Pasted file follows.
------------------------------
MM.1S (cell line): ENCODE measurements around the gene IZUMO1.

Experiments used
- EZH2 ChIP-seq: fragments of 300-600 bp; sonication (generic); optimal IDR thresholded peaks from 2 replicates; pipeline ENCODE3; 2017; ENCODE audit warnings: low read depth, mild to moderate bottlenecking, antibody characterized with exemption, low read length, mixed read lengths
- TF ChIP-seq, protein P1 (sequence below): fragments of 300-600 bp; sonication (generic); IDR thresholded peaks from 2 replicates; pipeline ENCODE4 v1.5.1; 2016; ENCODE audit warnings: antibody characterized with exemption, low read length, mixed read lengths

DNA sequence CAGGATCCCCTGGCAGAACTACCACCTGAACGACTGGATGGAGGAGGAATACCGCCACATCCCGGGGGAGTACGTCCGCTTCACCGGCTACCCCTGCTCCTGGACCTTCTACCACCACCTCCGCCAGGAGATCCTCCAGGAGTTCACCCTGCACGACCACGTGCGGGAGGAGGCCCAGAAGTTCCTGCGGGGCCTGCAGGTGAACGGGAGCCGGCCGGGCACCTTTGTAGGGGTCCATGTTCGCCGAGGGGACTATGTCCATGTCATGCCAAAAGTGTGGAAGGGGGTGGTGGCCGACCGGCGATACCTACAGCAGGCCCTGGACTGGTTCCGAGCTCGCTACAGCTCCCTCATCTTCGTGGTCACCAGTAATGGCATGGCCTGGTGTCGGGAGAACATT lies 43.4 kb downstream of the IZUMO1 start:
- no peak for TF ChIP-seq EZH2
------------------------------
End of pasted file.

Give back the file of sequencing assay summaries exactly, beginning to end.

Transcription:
MM.1S (cell line): ENCODE measurements around the gene IZUMO1.

Experiments used
- EZH2 ChIP-seq: fragments of 300-600 bp; sonication (generic); optimal IDR thresholded peaks from 2 replicates; pipeline ENCODE3; 2017; ENCODE audit warnings: low read depth, mild to moderate bottlenecking, antibody characterized with exemption, low read length, mixed read lengths
- TF ChIP-seq, protein P1 (sequence below): fragments of 300-600 bp; sonication (generic); IDR thresholded peaks from 2 replicates; pipeline ENCODE4 v1.5.1; 2016; ENCODE audit warnings: antibody characterized with exemption, low read length, mixed read lengths

DNA sequence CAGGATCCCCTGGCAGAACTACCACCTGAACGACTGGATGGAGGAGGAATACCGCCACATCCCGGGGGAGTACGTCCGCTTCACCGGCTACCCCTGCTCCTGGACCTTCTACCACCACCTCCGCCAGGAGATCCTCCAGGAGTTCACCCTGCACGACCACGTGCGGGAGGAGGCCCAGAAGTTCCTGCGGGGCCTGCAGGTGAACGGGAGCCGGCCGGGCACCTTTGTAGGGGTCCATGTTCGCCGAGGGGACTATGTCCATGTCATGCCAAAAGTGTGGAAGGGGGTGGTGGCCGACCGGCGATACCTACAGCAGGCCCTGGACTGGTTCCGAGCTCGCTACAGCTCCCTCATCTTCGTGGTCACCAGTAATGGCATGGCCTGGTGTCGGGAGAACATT lies 43.4 kb downstream of the IZUMO1 start:
- no peak for TF ChIP-seq EZH2